IN early 1919, the townspeople of Darlington were presented with three options by the War Memorial Committee about how they might remember the fallen of the First World War: they could build a garden suburb in which war widows could live rent free; they could build a new town hall with a memorial wing attached, or they could build a hugely ambitious Memorial Hospital.

They narrowly went for the hospital – and then had to raise the funds to match their ambitions.

Workers began donated 3d-a-week from their pay packets and, assisted by a £15,000 grant from the Red Cross, the committee purchased The Elms, a 17-acre estate off Hollyhurst Road, for £30,000.

But as the 1920s wore on, economic conditions worsened, and every other town and village for miles around was unveiling their more modest memorials, the fund-raising ground to a halt amid great frustration.

It was revived in 1924 when the National Union of Railwaymen started a week-long railwaymen’s carnival, which became a bi-annual fundraiser. Then the Rotary Club adopted the £12,000 children’s ward, with Rotarians building a house in Haughton-le-Skerne and then raffling it.

The first sod was turned by Lady Barnard in December 1925. The foundation stone was laid by Lord Daryngton in June 1926, and on November 11, 1928, the memorial obelisk was unveiled.

However, because of money shortages, it wasn’t until May 5, 1933, that the Memorial Hospital was officially opened by Prince George, the king’s youngest son.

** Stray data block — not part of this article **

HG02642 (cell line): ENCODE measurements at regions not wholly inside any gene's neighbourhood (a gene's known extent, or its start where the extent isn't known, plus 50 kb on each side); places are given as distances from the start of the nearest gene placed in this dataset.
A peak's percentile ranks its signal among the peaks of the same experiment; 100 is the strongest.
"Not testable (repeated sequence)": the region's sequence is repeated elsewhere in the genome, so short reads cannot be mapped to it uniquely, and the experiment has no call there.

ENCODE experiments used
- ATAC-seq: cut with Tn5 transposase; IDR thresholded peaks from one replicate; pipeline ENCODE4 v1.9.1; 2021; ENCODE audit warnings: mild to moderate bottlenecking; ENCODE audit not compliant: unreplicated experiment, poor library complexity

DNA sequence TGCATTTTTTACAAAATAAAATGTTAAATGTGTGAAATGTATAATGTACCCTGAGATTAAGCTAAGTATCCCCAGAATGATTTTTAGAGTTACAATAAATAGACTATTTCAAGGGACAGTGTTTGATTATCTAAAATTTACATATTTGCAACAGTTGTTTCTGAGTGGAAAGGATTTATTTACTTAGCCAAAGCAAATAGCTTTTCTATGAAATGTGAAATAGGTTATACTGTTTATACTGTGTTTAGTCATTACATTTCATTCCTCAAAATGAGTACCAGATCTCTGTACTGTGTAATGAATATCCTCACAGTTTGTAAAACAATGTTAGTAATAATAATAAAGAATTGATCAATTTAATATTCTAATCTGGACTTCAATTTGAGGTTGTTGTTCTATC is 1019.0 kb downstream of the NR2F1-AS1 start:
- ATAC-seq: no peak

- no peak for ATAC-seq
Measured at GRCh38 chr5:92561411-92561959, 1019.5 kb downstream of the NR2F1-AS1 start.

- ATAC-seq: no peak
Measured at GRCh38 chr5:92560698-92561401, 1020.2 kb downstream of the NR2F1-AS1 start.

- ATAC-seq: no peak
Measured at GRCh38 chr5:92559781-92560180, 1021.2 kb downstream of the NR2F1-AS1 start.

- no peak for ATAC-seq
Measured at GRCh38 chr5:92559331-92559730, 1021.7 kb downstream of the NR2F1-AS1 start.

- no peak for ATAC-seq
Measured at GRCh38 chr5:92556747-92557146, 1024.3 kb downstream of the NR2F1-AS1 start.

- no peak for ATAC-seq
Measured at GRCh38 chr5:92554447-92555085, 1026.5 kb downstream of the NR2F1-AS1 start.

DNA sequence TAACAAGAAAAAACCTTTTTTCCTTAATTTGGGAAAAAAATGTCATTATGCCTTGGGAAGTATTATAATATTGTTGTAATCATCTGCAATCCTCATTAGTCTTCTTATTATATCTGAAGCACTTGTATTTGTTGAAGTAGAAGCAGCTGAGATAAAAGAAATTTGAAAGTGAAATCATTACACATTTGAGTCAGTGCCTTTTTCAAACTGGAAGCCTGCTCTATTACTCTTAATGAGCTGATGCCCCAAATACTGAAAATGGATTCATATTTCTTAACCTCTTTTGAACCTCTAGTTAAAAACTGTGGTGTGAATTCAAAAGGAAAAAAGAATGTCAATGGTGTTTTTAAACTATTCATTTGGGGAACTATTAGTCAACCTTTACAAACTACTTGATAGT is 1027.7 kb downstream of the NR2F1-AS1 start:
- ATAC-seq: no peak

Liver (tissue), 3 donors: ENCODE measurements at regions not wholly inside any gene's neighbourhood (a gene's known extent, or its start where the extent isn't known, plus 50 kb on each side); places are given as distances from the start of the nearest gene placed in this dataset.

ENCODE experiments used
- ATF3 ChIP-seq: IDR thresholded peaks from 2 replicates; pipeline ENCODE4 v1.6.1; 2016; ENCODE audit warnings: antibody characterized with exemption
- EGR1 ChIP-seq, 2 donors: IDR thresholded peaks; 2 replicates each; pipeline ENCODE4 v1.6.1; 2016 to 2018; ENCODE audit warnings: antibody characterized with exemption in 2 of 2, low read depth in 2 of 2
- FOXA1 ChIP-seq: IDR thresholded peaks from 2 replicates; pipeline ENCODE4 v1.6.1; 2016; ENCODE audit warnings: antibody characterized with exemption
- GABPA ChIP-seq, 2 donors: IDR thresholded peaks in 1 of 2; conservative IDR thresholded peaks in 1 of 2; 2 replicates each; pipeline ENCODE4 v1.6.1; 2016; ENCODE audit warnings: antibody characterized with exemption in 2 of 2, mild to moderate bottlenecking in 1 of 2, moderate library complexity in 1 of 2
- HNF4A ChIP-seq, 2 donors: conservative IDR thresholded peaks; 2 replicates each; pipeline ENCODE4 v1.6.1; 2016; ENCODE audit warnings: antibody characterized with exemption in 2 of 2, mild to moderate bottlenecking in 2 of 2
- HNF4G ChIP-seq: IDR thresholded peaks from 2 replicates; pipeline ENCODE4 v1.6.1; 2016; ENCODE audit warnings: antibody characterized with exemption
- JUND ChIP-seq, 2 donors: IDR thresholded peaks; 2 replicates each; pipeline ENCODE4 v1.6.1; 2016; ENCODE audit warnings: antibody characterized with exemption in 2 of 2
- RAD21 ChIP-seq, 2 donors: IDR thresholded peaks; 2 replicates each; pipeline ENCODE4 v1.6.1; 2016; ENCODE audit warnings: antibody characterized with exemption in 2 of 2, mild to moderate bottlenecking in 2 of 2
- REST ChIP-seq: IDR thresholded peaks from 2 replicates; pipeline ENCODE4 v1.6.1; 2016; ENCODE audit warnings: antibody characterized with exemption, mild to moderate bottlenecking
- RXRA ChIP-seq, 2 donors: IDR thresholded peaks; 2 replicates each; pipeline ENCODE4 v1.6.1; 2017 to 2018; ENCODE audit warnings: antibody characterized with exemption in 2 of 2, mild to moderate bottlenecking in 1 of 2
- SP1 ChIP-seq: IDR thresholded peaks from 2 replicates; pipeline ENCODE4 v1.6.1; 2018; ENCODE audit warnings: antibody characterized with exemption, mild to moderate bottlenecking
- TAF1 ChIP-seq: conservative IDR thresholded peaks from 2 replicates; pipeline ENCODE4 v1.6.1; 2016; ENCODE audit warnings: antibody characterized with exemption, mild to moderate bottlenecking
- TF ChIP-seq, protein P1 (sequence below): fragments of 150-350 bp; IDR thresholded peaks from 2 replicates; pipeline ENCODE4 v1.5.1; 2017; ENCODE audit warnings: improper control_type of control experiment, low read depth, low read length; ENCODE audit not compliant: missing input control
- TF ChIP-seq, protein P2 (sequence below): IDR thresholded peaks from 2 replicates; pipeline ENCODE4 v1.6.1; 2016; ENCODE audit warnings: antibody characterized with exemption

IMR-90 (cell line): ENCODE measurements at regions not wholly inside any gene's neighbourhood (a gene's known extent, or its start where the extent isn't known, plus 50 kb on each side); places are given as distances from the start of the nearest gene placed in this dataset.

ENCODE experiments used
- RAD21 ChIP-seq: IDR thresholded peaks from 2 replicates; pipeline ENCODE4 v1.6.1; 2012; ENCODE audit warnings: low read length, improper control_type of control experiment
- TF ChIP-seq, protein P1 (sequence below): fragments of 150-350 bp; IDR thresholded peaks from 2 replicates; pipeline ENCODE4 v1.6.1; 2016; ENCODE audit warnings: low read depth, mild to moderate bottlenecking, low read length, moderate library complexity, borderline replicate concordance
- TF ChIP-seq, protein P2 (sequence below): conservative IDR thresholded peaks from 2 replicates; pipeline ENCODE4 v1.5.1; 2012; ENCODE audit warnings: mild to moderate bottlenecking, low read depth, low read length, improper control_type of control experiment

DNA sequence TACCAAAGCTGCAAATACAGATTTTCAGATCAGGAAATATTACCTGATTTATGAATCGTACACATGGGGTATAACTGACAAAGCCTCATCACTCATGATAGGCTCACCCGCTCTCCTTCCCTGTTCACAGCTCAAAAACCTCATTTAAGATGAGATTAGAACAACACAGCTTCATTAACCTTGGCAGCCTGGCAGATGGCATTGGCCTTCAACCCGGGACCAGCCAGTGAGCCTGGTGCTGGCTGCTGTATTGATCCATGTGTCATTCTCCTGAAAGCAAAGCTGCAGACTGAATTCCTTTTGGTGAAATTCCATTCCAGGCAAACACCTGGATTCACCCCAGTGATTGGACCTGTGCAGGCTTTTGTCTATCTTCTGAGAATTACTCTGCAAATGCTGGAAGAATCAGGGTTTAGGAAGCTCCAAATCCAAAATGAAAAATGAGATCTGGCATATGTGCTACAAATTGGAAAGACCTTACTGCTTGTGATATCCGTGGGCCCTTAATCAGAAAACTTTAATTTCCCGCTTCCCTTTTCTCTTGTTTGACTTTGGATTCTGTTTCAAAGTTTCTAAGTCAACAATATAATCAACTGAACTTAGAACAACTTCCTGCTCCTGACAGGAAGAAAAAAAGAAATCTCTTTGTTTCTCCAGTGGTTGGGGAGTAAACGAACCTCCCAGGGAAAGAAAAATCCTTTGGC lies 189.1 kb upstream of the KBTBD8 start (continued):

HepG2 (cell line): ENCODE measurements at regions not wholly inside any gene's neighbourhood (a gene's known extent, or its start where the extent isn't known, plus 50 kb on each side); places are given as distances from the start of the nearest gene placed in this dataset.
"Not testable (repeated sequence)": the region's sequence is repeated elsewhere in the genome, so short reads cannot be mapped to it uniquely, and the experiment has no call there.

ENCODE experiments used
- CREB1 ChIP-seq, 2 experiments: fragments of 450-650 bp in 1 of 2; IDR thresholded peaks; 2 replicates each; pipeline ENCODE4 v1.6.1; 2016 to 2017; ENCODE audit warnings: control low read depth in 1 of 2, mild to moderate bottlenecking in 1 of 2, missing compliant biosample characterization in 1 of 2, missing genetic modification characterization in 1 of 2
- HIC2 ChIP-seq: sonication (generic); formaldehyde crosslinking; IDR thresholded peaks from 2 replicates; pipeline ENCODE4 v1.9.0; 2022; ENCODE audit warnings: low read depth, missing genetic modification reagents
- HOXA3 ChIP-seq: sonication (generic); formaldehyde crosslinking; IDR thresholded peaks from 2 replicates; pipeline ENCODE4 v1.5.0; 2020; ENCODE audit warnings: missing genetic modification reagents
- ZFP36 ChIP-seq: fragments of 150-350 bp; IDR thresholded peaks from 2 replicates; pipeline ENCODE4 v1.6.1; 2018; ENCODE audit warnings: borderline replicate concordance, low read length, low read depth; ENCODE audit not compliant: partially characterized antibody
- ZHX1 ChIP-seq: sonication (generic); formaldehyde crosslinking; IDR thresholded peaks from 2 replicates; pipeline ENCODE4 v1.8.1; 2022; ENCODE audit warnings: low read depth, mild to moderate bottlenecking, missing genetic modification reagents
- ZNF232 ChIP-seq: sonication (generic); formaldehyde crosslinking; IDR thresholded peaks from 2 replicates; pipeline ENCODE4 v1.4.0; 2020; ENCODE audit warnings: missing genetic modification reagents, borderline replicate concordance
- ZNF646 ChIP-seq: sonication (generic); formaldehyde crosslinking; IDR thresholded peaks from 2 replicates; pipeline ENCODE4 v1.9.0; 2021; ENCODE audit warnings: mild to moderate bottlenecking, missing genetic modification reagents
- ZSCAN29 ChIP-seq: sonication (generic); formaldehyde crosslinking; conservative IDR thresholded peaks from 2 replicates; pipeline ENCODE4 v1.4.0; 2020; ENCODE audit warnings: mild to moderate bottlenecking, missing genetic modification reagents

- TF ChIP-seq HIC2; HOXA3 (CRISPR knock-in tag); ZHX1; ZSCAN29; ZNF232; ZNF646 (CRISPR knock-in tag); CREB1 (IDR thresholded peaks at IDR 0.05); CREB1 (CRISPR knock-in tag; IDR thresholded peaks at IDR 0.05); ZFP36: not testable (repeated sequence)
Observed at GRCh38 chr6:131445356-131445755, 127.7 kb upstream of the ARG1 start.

With a large crowd gathered around the obelisk, he turned a key in the door of the Bradford Memorial Porch. It was built in memory of Roland and George Bradford, the only brothers to have won the Victoria Cross in the war and whose family only lived a stone’s throw away in Milbank Road.

The prince then walked through the Bradford Memorial Porch and into the Memorial Hall in which the walls are covered with the inch-high names of 700 townsmen killed in the conflict.

He said: “I am sure this hospital is a most fitting memorial to those who fell in the war, and its usefulness is, without doubt, far greater than a formal memorial of the usual type.”

Now only the memorial hall survives of the original hospital, but since 1928, it has been the focus of the town’s remembrance ceremony. This year, as every year, the mayor of Darlington will lay a wreath, but there will be no civic parade or service – and, in our times of pandemic, the Memorial Hospital has never been more central in the town’s thoughts.